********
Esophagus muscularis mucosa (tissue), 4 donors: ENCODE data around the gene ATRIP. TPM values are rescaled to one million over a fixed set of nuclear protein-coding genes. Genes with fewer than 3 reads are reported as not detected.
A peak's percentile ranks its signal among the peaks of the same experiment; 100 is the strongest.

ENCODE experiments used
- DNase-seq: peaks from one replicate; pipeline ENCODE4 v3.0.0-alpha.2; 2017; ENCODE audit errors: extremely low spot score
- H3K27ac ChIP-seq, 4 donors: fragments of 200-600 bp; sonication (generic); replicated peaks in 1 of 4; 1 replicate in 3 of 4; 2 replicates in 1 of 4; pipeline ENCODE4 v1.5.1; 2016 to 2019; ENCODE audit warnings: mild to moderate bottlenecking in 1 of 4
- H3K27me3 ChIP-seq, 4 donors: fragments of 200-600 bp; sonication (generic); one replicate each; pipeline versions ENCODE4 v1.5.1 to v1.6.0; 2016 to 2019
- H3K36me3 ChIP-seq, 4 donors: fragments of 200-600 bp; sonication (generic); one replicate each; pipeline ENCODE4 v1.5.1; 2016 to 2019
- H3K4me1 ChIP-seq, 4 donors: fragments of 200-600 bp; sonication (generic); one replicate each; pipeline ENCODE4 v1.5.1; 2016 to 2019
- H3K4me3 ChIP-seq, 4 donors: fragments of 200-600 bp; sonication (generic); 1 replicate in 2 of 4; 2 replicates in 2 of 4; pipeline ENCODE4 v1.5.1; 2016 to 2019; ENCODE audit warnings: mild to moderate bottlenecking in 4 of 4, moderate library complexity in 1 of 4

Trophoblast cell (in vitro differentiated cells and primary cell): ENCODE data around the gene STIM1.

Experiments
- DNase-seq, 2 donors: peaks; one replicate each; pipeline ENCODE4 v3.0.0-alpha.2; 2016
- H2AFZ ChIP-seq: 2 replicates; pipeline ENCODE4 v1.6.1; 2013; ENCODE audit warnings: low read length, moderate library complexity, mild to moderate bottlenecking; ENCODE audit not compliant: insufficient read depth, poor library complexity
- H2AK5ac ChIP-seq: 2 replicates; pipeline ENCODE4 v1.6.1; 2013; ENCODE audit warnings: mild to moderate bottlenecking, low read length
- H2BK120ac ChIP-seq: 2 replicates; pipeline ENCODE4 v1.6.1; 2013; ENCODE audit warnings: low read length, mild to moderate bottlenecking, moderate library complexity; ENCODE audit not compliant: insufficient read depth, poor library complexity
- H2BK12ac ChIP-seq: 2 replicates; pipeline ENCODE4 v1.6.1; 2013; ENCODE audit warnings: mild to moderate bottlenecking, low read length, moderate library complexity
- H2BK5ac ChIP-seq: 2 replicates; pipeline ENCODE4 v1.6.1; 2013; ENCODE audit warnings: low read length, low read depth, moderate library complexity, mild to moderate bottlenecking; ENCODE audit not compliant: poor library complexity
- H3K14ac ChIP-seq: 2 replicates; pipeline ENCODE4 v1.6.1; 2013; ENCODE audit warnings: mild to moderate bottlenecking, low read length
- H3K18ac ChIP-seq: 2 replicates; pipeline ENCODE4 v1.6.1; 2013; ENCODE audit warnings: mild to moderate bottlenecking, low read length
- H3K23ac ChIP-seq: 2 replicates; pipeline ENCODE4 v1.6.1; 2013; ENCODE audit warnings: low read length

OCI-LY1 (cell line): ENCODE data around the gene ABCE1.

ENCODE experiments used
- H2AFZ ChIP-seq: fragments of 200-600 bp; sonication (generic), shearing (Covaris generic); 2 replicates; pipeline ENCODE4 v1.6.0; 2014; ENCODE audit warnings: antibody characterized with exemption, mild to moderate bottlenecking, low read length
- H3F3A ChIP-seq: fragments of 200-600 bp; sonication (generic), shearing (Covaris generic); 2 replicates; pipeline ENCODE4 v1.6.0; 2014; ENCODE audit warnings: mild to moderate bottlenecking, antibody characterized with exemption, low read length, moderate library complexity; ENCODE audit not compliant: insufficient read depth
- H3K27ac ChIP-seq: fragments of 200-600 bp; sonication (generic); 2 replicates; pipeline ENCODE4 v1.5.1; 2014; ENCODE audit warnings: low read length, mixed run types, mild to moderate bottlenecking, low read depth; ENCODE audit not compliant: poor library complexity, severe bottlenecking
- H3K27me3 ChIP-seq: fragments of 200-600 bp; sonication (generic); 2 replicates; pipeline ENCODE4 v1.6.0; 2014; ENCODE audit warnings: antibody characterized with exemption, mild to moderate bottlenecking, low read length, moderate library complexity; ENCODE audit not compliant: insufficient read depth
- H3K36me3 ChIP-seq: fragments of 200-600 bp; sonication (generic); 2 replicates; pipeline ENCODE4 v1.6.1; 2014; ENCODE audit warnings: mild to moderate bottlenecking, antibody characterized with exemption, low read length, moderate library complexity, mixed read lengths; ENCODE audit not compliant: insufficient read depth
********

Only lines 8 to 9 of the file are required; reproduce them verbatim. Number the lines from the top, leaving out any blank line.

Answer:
- H3K4me1 ChIP-seq, 4 donors: fragments of 200-600 bp; sonication (generic); one replicate each; pipeline ENCODE4 v1.5.1; 2016 to 2019
- H3K4me3 ChIP-seq, 4 donors: fragments of 200-600 bp; sonication (generic); 1 replicate in 2 of 4; 2 replicates in 2 of 4; pipeline ENCODE4 v1.5.1; 2016 to 2019; ENCODE audit warnings: mild to moderate bottlenecking in 4 of 4, moderate library complexity in 1 of 4